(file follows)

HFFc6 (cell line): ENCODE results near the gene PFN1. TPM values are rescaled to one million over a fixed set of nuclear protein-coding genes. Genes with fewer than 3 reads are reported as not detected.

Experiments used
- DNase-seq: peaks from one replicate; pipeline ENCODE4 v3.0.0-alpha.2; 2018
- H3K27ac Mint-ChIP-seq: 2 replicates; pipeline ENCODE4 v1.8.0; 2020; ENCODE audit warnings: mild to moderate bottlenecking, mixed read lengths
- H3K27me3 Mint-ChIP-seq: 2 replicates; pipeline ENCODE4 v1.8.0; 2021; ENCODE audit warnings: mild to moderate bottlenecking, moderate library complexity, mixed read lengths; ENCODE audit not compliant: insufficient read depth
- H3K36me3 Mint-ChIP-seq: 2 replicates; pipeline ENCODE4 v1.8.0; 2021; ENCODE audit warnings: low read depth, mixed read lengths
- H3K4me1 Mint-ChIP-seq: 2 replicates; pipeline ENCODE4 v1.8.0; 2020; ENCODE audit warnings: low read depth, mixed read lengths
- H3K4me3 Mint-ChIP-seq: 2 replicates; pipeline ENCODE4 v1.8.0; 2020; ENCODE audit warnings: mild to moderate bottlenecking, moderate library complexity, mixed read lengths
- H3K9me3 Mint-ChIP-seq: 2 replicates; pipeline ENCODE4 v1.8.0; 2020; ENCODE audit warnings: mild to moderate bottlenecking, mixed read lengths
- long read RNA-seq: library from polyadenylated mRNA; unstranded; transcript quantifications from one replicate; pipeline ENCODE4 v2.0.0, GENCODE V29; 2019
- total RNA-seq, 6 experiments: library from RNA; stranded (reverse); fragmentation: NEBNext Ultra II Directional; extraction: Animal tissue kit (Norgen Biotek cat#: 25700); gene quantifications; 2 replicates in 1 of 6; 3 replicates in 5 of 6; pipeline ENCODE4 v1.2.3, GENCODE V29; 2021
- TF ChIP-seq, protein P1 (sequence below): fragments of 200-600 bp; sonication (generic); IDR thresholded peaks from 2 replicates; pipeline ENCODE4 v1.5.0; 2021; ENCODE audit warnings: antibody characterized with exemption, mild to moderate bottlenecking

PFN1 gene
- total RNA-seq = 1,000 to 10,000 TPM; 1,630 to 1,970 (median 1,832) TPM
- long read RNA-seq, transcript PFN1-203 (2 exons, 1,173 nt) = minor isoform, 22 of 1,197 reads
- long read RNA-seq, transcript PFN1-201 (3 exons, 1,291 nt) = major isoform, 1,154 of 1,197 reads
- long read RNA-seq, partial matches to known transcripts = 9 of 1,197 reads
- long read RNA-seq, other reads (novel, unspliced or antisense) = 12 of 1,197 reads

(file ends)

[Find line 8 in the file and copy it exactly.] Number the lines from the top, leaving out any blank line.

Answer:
- H3K4me3 Mint-ChIP-seq: 2 replicates; pipeline ENCODE4 v1.8.0; 2020; ENCODE audit warnings: mild to moderate bottlenecking, moderate library complexity, mixed read lengths